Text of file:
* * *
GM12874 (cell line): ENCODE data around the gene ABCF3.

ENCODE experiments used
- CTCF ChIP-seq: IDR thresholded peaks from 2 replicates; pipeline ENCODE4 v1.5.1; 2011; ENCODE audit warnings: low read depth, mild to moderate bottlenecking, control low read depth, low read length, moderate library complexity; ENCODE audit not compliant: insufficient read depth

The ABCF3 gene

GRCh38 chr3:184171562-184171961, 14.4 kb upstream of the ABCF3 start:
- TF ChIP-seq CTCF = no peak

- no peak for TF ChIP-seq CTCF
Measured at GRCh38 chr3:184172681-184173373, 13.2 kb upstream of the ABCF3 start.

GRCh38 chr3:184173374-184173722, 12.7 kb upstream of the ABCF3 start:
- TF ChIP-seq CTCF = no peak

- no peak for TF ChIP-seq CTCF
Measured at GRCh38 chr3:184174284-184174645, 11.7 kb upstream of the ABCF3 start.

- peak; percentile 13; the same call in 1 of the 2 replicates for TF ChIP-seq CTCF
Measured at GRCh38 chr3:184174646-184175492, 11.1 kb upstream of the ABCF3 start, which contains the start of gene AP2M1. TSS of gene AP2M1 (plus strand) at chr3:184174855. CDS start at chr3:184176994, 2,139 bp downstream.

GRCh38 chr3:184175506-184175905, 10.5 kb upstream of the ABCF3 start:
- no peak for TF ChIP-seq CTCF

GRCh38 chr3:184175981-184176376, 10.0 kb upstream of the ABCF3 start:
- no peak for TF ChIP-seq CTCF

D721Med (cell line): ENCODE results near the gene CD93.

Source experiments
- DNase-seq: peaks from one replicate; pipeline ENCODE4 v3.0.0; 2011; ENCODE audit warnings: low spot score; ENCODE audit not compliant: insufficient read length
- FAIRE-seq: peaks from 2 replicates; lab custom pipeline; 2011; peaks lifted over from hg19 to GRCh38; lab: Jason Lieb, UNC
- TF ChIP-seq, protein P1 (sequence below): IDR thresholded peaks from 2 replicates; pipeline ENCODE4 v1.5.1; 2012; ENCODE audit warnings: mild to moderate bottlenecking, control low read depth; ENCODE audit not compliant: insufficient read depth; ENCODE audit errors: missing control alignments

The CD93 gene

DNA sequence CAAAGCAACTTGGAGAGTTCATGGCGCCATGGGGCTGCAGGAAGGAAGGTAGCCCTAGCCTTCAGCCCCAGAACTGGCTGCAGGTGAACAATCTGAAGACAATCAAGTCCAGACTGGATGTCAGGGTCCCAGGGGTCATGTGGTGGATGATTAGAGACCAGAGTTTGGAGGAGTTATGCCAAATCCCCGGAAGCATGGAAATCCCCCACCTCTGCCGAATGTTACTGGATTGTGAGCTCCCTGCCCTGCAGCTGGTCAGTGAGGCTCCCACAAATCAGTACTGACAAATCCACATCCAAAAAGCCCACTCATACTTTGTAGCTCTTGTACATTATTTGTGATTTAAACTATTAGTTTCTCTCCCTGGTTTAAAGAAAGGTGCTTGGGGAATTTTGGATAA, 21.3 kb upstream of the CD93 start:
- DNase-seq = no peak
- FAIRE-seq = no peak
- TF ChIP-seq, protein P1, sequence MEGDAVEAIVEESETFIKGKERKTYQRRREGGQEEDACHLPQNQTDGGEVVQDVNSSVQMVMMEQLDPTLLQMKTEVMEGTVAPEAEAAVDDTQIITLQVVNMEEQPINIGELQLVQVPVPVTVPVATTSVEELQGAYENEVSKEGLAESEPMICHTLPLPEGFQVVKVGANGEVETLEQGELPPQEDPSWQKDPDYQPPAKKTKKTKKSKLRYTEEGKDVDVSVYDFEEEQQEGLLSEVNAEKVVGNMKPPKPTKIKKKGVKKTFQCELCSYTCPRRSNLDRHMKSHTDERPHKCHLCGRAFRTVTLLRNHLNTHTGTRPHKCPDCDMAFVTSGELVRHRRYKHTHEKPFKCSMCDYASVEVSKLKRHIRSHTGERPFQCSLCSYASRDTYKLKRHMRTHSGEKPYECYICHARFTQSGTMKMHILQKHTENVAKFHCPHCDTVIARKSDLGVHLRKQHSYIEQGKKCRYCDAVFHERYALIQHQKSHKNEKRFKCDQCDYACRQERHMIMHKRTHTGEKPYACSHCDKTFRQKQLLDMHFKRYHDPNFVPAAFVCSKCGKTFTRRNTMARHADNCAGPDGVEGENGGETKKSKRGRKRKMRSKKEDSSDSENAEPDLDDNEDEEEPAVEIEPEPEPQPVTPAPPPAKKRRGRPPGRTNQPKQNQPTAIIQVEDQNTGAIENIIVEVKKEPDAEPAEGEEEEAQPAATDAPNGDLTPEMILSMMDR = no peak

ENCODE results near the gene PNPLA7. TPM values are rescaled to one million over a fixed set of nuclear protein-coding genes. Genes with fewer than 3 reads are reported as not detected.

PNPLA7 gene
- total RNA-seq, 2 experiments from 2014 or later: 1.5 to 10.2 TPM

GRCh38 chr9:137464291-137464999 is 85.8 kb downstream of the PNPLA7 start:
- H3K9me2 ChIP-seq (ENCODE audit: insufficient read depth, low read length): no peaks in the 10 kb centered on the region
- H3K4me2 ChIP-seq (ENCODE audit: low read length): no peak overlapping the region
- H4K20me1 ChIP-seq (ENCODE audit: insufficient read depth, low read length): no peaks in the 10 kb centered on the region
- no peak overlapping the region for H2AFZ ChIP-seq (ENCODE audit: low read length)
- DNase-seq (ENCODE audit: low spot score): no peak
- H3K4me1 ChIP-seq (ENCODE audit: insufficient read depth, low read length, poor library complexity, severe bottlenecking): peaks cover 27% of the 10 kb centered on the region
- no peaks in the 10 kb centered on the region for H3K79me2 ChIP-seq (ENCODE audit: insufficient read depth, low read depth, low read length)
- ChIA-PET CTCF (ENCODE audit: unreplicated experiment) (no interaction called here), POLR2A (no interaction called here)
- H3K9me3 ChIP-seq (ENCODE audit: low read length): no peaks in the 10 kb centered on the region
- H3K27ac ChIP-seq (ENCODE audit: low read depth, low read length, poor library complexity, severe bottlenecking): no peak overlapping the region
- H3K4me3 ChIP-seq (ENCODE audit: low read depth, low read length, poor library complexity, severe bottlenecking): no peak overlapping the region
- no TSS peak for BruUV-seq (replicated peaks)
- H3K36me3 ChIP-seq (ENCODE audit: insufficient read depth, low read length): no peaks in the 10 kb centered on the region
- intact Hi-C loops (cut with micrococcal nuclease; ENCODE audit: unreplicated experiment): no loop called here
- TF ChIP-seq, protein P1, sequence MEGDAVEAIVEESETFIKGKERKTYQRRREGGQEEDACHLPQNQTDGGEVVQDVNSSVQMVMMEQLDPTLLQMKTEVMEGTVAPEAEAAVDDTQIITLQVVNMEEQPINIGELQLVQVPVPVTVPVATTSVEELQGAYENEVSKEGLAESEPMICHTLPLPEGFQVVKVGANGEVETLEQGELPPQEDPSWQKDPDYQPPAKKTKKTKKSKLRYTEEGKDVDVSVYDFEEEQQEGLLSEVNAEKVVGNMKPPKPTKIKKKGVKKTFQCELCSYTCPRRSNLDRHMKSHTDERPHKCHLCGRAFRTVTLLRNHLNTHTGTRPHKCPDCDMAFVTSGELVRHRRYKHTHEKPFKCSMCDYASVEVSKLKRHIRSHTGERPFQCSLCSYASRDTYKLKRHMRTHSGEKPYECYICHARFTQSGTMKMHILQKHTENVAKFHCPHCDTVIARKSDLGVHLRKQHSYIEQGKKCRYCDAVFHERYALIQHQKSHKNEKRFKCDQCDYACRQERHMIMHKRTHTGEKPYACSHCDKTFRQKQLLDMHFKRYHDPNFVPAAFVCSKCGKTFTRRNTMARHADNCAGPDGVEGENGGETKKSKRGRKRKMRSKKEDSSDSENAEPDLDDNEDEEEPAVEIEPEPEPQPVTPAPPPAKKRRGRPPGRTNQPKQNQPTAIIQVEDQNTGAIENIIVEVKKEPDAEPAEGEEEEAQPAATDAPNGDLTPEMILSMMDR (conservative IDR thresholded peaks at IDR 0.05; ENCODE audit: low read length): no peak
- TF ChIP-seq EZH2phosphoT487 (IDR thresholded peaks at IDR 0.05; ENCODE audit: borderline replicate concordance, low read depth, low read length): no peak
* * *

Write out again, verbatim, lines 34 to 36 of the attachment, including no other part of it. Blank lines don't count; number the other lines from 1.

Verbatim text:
- H3K4me2 ChIP-seq (ENCODE audit: low read length): no peak overlapping the region
- H4K20me1 ChIP-seq (ENCODE audit: insufficient read depth, low read length): no peaks in the 10 kb centered on the region
- no peak overlapping the region for H2AFZ ChIP-seq (ENCODE audit: low read length)